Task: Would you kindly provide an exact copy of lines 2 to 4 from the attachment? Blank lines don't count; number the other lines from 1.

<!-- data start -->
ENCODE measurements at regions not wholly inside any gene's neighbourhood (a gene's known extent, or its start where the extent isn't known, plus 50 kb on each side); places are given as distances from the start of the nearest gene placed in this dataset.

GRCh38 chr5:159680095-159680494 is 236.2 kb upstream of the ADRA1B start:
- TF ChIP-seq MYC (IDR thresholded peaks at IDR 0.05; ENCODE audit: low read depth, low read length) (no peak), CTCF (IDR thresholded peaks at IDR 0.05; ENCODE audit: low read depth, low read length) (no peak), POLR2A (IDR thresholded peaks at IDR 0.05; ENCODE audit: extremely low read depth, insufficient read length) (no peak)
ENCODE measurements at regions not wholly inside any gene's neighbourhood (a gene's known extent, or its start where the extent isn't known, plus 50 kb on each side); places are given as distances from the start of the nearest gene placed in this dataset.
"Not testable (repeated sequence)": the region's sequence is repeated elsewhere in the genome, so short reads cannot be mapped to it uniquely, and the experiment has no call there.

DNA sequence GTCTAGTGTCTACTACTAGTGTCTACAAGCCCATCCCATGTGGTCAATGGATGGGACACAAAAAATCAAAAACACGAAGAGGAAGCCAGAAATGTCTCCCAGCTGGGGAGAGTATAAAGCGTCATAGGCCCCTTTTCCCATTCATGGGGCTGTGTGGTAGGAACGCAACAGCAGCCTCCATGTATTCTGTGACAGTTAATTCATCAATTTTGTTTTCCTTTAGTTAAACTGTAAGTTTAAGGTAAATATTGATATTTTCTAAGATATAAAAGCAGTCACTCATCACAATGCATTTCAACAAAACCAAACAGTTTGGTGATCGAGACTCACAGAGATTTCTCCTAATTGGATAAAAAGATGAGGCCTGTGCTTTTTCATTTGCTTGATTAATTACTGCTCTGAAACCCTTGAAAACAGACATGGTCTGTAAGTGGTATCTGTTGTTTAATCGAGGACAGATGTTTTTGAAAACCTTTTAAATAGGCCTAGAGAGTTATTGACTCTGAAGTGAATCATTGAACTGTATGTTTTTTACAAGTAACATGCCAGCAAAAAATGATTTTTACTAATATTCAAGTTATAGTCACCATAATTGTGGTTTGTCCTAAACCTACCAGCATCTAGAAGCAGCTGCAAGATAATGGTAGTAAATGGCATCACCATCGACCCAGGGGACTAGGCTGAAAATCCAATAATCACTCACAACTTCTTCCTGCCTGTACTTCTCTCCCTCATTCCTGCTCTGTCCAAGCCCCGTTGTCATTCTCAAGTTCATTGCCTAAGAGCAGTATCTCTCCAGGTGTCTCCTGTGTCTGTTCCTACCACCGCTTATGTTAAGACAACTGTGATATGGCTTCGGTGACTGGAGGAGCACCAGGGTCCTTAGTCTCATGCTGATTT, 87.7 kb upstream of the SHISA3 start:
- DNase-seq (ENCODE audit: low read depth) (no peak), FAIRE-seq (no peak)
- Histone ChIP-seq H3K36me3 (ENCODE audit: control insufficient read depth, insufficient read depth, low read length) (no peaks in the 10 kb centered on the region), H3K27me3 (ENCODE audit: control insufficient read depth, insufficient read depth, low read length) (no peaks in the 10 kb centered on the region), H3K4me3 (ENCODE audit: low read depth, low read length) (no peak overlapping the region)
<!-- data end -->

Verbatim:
GRCh38 chr5:159680095-159680494 is 236.2 kb upstream of the ADRA1B start:
- TF ChIP-seq MYC (IDR thresholded peaks at IDR 0.05; ENCODE audit: low read depth, low read length) (no peak), CTCF (IDR thresholded peaks at IDR 0.05; ENCODE audit: low read depth, low read length) (no peak), POLR2A (IDR thresholded peaks at IDR 0.05; ENCODE audit: extremely low read depth, insufficient read length) (no peak)
ENCODE measurements at regions not wholly inside any gene's neighbourhood (a gene's known extent, or its start where the extent isn't known, plus 50 kb on each side); places are given as distances from the start of the nearest gene placed in this dataset.